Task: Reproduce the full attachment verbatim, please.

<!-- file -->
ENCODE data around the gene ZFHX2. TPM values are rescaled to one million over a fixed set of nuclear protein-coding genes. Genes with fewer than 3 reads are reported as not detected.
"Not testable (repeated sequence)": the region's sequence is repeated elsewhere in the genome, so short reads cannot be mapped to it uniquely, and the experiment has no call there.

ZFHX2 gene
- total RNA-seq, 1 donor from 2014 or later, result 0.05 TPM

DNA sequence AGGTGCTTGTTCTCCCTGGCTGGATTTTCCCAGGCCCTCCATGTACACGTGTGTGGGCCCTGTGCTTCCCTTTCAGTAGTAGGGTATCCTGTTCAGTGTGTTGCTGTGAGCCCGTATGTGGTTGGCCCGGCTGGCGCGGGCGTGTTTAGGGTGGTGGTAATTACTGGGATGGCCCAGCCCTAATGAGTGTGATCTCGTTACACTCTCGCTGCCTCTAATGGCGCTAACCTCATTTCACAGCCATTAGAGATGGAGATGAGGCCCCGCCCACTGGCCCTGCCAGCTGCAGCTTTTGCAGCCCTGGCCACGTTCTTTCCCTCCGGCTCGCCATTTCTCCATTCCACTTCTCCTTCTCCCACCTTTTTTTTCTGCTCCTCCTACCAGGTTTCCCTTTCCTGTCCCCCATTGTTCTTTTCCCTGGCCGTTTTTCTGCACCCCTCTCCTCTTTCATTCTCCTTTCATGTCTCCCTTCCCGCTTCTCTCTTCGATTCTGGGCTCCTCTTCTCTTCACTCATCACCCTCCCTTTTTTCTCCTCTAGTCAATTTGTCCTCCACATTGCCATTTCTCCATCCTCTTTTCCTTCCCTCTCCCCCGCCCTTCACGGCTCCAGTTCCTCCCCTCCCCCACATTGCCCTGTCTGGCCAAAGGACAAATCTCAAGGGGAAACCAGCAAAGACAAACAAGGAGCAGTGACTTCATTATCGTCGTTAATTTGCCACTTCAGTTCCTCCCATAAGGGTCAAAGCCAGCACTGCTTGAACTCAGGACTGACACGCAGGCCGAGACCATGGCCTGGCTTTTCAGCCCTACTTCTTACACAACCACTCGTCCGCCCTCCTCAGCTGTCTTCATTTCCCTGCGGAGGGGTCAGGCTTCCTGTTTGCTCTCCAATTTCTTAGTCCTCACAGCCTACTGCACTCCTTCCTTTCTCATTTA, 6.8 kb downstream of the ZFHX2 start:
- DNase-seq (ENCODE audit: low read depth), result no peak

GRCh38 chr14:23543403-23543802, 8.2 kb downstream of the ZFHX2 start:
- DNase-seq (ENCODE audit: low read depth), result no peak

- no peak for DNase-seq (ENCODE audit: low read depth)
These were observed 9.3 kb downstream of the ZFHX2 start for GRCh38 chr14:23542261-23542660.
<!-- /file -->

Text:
ENCODE data around the gene ZFHX2. TPM values are rescaled to one million over a fixed set of nuclear protein-coding genes. Genes with fewer than 3 reads are reported as not detected.
"Not testable (repeated sequence)": the region's sequence is repeated elsewhere in the genome, so short reads cannot be mapped to it uniquely, and the experiment has no call there.

ZFHX2 gene
- total RNA-seq, 1 donor from 2014 or later, result 0.05 TPM

DNA sequence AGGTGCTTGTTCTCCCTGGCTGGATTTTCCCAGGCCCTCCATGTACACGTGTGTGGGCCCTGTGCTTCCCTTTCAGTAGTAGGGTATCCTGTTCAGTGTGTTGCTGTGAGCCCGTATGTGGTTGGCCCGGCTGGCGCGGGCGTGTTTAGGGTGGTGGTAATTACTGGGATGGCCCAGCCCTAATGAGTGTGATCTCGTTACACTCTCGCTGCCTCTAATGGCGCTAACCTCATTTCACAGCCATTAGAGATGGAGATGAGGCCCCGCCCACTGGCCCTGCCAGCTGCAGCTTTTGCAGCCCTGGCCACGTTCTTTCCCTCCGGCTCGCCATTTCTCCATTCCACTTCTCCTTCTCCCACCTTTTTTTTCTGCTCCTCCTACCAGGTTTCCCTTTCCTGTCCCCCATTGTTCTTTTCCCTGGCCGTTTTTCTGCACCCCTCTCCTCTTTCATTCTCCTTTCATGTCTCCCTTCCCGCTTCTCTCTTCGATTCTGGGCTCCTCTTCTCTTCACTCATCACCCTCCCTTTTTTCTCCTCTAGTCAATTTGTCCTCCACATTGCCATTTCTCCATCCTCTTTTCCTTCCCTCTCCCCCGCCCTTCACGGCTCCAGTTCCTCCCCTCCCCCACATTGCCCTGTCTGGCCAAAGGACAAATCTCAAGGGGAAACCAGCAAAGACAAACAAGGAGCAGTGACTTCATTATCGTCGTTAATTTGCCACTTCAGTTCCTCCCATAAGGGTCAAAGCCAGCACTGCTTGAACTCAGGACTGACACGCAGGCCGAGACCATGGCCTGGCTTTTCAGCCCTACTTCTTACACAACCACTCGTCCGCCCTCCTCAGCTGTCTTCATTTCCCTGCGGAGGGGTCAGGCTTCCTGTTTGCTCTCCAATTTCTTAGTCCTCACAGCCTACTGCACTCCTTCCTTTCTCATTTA, 6.8 kb downstream of the ZFHX2 start:
- DNase-seq (ENCODE audit: low read depth), result no peak

GRCh38 chr14:23543403-23543802, 8.2 kb downstream of the ZFHX2 start:
- DNase-seq (ENCODE audit: low read depth), result no peak

- no peak for DNase-seq (ENCODE audit: low read depth)
These were observed 9.3 kb downstream of the ZFHX2 start for GRCh38 chr14:23542261-23542660.